Correspondence: P. J. Andrews, FRCS, 33 Battledean Rd, Highbury, London N5 1UX, England (firstname.lastname@example.org).
Objective To compare the efficacy of prophylactic vs postoperative antibiotic use in complex septorhinoplasty and strengthen the evidence base for antibiotic use in nasal surgery.
Design A randomized, prospective, single-blinded trial. One hundred sixty-four patients requiring complex septorhinoplasty surgery were recruited sequentially from the waiting lists of the 2 senior authors. Power was calculated at 80% at the 5% significance level. Patients randomized to the prophylactic arm of the study received three 1200-mg intravenous doses of amoxicillin-clavulanate, given at induction of anesthesia and at 6 and 12 hours postoperatively. Patients in the postoperative antibiotic arm received a 7-day course of 375 mg of amoxicillin-clavulanate 3 times a day. Patients allergic to penicillin were given erythromycin. Clinical and microbiological evidence of infection on the 10th postoperative day was categorized as either minor (vestibulitis) or major (nasal or septal cellulitis, septal abscess, secondary hemorrhage, or donor-site infection) infections.
Results At follow-up, 6 (7%) of 82 patients in the prophylactic arm and 9 (11%) of 82 of patients in the postoperative arm showed evidence of infection. Most (80%) of infections were minor. There was no significant difference in infection rates between the prophylactic and postoperative arms on χ2 analysis (P = .42). All 164 patients completed the study on an intention-to-treat basis.
Conclusion We recommend the use of prophylactic antibiotics rather than empirical postoperative antibiotics for patients undergoing complex septorhinoplasty.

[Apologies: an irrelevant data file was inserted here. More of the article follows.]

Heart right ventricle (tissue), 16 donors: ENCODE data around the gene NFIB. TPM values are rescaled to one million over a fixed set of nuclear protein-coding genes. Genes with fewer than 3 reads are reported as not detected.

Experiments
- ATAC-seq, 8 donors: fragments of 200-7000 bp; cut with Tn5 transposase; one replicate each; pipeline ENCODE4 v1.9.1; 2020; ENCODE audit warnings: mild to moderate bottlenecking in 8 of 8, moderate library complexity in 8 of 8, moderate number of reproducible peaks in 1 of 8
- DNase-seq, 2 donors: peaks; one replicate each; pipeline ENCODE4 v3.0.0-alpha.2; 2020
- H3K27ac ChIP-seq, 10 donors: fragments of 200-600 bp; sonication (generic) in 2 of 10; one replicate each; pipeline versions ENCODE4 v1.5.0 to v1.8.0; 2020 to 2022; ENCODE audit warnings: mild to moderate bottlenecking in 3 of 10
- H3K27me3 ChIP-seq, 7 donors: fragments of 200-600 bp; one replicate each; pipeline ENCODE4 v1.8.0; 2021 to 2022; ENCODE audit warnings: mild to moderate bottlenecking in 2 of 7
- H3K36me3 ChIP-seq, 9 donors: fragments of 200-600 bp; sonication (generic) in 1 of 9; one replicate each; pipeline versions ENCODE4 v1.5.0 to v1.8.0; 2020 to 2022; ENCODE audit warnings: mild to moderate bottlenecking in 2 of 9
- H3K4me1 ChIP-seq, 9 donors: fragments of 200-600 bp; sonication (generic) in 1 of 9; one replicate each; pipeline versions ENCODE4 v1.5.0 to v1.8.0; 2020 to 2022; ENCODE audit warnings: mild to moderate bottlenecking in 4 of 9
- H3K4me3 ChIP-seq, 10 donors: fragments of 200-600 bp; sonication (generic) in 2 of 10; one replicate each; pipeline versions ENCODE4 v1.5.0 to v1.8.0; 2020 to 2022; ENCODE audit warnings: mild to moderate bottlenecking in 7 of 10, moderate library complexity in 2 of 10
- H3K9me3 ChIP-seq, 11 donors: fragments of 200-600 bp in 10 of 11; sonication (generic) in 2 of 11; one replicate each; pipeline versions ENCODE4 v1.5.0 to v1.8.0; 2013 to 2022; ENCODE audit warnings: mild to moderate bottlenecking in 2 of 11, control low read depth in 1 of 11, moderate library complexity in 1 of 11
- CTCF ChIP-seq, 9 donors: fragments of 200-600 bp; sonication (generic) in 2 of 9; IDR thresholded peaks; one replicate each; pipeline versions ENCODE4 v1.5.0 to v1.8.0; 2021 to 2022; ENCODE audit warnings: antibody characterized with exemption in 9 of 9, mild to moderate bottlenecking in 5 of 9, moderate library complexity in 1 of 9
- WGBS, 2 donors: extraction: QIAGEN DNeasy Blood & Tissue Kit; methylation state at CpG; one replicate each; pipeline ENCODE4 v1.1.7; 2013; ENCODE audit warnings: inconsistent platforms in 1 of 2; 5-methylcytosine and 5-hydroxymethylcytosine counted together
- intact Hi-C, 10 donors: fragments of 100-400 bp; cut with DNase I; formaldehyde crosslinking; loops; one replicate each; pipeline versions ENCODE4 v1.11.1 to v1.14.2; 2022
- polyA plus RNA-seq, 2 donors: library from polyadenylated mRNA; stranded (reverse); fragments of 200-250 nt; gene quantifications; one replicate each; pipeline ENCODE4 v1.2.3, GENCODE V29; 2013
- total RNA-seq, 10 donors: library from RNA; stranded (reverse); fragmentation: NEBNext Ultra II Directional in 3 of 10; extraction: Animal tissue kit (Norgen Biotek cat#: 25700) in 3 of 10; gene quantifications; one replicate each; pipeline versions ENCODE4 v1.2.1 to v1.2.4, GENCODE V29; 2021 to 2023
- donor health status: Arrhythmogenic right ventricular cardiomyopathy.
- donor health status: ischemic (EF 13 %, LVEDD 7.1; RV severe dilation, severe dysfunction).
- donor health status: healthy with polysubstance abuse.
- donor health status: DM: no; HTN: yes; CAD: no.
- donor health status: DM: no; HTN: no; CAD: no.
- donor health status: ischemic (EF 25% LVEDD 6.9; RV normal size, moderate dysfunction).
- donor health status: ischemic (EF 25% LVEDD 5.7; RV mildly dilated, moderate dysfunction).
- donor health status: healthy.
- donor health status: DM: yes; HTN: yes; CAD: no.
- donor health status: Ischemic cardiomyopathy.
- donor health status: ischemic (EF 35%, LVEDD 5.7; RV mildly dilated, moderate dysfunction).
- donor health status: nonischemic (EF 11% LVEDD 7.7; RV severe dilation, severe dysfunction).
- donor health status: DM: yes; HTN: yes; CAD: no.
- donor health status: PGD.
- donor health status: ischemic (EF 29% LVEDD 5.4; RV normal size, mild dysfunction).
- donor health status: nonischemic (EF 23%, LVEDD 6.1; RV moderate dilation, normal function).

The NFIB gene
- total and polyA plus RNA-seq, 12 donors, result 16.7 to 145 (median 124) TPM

The nasal vestibule is lined with stratified squamous epithelium, whereas the nasal cavity is lined with ciliated columnar epithelium. There is a distinction between the normal flora of the nasal vestibule and those of the nasal cavity with regard to potential infectious pathogens (PIPs), in particular, Staphylococcus aureus.1Staphylococcus aureus resides predominately in the nasal vestibule and facial skin but is also present in 18% to 50% of microbiologic cultures from nasal mucosal smears of healthy subjects and is considered to be the most important PIP.2 Gluck and Gebbers2 identified PIPs residing in 77% of healthy men, and in one third of cases there was a difference in the percentage of PIPS between the flora in the nasal vestibule and in the cavity. Common PIPs found included S aureus and gram-negative rods such as Klebsiella species, Escherichia coli, Enterobacteria species, and Haemophilus influenzae.2
Staphylococcus aureus in the form of methicillin-resistant S aureus can cause life-threatening infections and has a carrier rate of 46%.2 In 10% to 30% of cases of S aureus infections, the organism can also produce toxic shock syndrome toxin as well as other enterotoxins.3 The incidence of toxic shock syndrome is, however, generally associated with the use of nasal packing.4 It has been estimated that 30% of methicillin-resistant S aureus wound infections originate in the patient's nose.2 Pirsig and Schafer5 demonstrated that the healthy nasal flora change after revision surgery; the number of potentially infectious pathogens increases from 5.5% to 24%.
Operations can be classified as clean, infected, or contaminated. Nasal procedures are contaminated owing to the unavoidable contact with PIPs. Many factors influence whether a contaminated wound becomes infected. It is generally thought that the normal defense mechanisms of the host destroy invading bacteria during routine nasal surgery, but this is not the case in complex nasal surgery.5
Current evidence does not support the need for prophylactic or postoperative antibiotics in routine nasal surgery; however, the need for their use in complex nasal surgery remains unclear, as evidence is limited. Routine nasal surgery is defined as primary septoplasty or septorhinoplasty without grafting. Complex nasal surgery, by definition, includes nasal grafting and revision surgery. The postoperative infection rate in routine nasal surgery is approximately 2.5%. Two studies6-7 have prospectively compared the effectiveness of antibiotics with that of placebo in routine nasal surgery, and both have failed to show a reduction in infection rates. Although there is no evidence to support the use of antibiotics in routine nasal surgery, they are still prescribed to prevent infection. This fact has been highlighted by a recent survey8 by the American Rhinological Society, which found that 66% of its members still use antibiotics in routine nasal surgery.